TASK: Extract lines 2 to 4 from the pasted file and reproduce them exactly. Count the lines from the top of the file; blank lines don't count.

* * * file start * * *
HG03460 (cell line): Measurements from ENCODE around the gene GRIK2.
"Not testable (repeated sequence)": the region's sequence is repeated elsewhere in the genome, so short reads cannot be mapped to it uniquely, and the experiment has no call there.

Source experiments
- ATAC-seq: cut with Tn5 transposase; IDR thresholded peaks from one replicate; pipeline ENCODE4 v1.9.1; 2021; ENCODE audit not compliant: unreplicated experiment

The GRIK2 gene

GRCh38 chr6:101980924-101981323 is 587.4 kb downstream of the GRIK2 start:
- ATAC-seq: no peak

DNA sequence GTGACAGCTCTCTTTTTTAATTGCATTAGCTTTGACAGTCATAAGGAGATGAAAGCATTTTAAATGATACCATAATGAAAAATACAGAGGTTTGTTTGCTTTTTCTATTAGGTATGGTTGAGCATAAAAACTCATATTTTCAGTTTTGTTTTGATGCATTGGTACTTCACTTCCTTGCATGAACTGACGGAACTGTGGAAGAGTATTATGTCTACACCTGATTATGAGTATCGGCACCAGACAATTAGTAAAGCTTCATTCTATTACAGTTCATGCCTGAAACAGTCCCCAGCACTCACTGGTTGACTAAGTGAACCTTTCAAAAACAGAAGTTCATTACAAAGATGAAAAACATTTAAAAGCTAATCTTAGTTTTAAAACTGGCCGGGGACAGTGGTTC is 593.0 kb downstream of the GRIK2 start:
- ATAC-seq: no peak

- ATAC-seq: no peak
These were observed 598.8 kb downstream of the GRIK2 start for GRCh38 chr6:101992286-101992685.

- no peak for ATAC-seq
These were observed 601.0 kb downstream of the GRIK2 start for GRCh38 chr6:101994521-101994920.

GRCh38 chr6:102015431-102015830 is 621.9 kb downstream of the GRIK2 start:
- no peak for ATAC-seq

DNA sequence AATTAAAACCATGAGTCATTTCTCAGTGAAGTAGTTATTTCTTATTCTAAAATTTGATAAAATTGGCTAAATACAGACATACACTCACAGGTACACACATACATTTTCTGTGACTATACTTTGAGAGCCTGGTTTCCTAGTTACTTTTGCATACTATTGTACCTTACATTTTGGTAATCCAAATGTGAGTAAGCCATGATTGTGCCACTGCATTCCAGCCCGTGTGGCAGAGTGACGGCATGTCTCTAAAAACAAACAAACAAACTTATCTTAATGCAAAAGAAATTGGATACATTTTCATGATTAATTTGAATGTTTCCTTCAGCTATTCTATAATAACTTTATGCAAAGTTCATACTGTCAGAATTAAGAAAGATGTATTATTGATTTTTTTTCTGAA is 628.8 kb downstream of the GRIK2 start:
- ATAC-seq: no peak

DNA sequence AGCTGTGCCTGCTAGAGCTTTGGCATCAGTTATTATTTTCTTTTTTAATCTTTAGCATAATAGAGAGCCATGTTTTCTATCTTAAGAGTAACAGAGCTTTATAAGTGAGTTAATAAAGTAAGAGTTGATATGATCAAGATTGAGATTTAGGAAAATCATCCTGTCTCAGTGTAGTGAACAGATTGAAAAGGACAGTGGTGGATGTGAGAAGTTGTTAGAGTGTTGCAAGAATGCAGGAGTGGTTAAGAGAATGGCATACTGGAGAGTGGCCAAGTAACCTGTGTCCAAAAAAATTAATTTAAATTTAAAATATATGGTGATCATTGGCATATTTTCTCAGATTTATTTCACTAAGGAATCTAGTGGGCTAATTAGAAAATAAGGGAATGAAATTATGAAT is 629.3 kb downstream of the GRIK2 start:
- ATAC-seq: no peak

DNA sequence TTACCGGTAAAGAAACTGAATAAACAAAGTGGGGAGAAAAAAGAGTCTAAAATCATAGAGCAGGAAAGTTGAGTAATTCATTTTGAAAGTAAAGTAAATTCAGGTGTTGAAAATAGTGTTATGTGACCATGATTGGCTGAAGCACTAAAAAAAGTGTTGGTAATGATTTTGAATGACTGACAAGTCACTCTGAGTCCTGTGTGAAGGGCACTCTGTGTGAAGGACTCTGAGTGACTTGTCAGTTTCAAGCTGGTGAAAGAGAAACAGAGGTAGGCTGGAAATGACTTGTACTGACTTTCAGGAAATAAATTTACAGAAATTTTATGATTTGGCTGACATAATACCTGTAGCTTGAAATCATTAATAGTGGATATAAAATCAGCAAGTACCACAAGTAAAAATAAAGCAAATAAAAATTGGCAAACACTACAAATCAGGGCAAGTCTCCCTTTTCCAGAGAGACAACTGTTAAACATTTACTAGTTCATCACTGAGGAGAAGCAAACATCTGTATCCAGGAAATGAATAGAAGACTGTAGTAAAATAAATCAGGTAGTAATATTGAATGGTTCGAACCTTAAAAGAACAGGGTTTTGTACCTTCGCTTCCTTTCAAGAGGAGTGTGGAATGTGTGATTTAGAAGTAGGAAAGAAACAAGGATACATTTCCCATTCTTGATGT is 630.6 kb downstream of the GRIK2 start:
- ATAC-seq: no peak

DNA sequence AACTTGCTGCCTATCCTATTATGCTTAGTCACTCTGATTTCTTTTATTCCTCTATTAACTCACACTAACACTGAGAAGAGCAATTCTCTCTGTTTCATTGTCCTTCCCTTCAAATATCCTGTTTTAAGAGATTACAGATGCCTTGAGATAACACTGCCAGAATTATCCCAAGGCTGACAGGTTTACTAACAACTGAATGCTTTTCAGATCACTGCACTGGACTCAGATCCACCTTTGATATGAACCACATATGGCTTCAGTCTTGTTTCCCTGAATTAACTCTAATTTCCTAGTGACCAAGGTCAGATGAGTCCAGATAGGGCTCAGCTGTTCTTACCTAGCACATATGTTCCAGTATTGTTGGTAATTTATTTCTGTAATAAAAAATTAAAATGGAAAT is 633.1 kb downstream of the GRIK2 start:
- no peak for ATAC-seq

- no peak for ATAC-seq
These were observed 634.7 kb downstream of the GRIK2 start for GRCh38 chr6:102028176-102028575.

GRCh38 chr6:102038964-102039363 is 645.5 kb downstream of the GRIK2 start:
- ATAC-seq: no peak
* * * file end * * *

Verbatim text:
"Not testable (repeated sequence)": the region's sequence is repeated elsewhere in the genome, so short reads cannot be mapped to it uniquely, and the experiment has no call there.

Source experiments
- ATAC-seq: cut with Tn5 transposase; IDR thresholded peaks from one replicate; pipeline ENCODE4 v1.9.1; 2021; ENCODE audit not compliant: unreplicated experiment